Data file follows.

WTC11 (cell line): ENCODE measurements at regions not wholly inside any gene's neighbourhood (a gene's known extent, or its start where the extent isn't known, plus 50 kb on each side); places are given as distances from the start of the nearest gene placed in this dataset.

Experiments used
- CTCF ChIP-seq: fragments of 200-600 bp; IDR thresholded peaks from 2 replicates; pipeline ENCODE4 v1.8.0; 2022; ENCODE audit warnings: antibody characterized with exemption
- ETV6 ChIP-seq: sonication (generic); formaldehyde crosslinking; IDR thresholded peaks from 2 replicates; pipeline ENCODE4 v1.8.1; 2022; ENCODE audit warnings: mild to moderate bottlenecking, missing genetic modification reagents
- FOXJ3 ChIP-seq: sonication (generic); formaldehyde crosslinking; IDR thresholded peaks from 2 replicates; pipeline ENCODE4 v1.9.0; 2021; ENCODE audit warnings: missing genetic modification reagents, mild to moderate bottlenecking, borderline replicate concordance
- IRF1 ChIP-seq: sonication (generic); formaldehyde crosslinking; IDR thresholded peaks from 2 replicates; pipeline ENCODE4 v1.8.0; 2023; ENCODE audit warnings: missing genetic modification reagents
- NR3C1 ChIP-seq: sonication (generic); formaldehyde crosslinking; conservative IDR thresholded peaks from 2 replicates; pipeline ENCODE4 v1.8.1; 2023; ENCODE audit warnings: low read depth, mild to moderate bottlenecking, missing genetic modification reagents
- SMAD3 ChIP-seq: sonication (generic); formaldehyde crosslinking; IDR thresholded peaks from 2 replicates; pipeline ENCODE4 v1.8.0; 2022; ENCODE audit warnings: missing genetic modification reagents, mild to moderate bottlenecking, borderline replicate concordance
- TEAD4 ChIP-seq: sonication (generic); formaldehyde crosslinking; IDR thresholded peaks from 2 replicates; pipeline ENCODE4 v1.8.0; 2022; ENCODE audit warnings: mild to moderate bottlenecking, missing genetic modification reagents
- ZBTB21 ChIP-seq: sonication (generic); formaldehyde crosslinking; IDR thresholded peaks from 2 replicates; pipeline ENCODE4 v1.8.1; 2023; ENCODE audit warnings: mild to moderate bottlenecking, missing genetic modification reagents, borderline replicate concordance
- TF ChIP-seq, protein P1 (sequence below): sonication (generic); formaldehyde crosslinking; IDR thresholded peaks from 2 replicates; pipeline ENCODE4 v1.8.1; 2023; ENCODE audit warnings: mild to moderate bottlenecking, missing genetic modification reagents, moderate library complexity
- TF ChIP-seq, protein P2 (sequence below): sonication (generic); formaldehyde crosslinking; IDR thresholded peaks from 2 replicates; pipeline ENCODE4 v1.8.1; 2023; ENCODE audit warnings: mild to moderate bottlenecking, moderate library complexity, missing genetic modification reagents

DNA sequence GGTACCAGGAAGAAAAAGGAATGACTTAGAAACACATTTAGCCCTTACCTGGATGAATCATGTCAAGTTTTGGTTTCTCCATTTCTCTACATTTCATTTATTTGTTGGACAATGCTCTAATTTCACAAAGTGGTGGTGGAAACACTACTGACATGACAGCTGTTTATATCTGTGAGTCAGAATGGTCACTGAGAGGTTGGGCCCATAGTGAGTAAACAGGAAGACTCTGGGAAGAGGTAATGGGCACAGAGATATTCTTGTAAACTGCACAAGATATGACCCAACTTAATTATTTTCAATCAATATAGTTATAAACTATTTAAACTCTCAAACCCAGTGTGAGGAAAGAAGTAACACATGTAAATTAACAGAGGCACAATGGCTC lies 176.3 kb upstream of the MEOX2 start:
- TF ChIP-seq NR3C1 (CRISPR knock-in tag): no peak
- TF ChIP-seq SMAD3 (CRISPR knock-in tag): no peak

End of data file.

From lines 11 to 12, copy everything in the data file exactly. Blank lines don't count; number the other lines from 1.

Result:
- TF ChIP-seq, protein P1 (sequence below): sonication (generic); formaldehyde crosslinking; IDR thresholded peaks from 2 replicates; pipeline ENCODE4 v1.8.1; 2023; ENCODE audit warnings: mild to moderate bottlenecking, missing genetic modification reagents, moderate library complexity
- TF ChIP-seq, protein P2 (sequence below): sonication (generic); formaldehyde crosslinking; IDR thresholded peaks from 2 replicates; pipeline ENCODE4 v1.8.1; 2023; ENCODE audit warnings: mild to moderate bottlenecking, moderate library complexity, missing genetic modification reagents